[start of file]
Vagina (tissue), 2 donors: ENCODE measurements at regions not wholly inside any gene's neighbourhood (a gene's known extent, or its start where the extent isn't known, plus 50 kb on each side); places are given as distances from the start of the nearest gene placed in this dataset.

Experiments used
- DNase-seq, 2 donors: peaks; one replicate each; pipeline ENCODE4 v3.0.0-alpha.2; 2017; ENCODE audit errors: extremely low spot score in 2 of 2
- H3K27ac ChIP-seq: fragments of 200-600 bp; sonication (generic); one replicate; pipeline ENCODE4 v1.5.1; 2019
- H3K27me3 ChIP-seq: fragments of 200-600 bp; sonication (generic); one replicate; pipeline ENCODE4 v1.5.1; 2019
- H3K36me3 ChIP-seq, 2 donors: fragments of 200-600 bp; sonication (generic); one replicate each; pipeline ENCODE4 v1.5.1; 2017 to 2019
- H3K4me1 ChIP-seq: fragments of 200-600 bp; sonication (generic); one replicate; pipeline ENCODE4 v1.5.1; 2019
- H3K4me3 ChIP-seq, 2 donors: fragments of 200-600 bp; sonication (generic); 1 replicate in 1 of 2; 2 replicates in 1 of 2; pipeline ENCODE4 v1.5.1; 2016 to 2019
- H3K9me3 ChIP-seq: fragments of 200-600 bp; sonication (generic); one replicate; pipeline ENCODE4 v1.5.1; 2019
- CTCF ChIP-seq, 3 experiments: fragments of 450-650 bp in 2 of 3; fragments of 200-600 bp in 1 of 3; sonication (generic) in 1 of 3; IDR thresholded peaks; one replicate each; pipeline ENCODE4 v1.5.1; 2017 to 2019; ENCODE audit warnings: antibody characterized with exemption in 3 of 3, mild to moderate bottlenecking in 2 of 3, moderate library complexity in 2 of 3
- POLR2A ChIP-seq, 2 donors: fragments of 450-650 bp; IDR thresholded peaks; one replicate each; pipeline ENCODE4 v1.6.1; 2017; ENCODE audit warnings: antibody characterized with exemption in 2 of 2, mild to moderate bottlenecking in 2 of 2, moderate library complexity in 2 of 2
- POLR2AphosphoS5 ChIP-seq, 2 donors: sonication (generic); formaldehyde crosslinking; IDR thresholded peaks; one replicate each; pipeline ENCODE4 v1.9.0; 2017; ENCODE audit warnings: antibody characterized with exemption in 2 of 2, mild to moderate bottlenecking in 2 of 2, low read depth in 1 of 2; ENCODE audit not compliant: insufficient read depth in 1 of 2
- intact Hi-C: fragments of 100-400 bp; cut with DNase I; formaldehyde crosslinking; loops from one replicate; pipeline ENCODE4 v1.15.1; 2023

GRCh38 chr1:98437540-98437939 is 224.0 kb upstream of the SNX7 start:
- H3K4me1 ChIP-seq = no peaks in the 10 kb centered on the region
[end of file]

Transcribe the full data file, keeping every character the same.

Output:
Vagina (tissue), 2 donors: ENCODE measurements at regions not wholly inside any gene's neighbourhood (a gene's known extent, or its start where the extent isn't known, plus 50 kb on each side); places are given as distances from the start of the nearest gene placed in this dataset.

Experiments used
- DNase-seq, 2 donors: peaks; one replicate each; pipeline ENCODE4 v3.0.0-alpha.2; 2017; ENCODE audit errors: extremely low spot score in 2 of 2
- H3K27ac ChIP-seq: fragments of 200-600 bp; sonication (generic); one replicate; pipeline ENCODE4 v1.5.1; 2019
- H3K27me3 ChIP-seq: fragments of 200-600 bp; sonication (generic); one replicate; pipeline ENCODE4 v1.5.1; 2019
- H3K36me3 ChIP-seq, 2 donors: fragments of 200-600 bp; sonication (generic); one replicate each; pipeline ENCODE4 v1.5.1; 2017 to 2019
- H3K4me1 ChIP-seq: fragments of 200-600 bp; sonication (generic); one replicate; pipeline ENCODE4 v1.5.1; 2019
- H3K4me3 ChIP-seq, 2 donors: fragments of 200-600 bp; sonication (generic); 1 replicate in 1 of 2; 2 replicates in 1 of 2; pipeline ENCODE4 v1.5.1; 2016 to 2019
- H3K9me3 ChIP-seq: fragments of 200-600 bp; sonication (generic); one replicate; pipeline ENCODE4 v1.5.1; 2019
- CTCF ChIP-seq, 3 experiments: fragments of 450-650 bp in 2 of 3; fragments of 200-600 bp in 1 of 3; sonication (generic) in 1 of 3; IDR thresholded peaks; one replicate each; pipeline ENCODE4 v1.5.1; 2017 to 2019; ENCODE audit warnings: antibody characterized with exemption in 3 of 3, mild to moderate bottlenecking in 2 of 3, moderate library complexity in 2 of 3
- POLR2A ChIP-seq, 2 donors: fragments of 450-650 bp; IDR thresholded peaks; one replicate each; pipeline ENCODE4 v1.6.1; 2017; ENCODE audit warnings: antibody characterized with exemption in 2 of 2, mild to moderate bottlenecking in 2 of 2, moderate library complexity in 2 of 2
- POLR2AphosphoS5 ChIP-seq, 2 donors: sonication (generic); formaldehyde crosslinking; IDR thresholded peaks; one replicate each; pipeline ENCODE4 v1.9.0; 2017; ENCODE audit warnings: antibody characterized with exemption in 2 of 2, mild to moderate bottlenecking in 2 of 2, low read depth in 1 of 2; ENCODE audit not compliant: insufficient read depth in 1 of 2
- intact Hi-C: fragments of 100-400 bp; cut with DNase I; formaldehyde crosslinking; loops from one replicate; pipeline ENCODE4 v1.15.1; 2023

GRCh38 chr1:98437540-98437939 is 224.0 kb upstream of the SNX7 start:
- H3K4me1 ChIP-seq = no peaks in the 10 kb centered on the region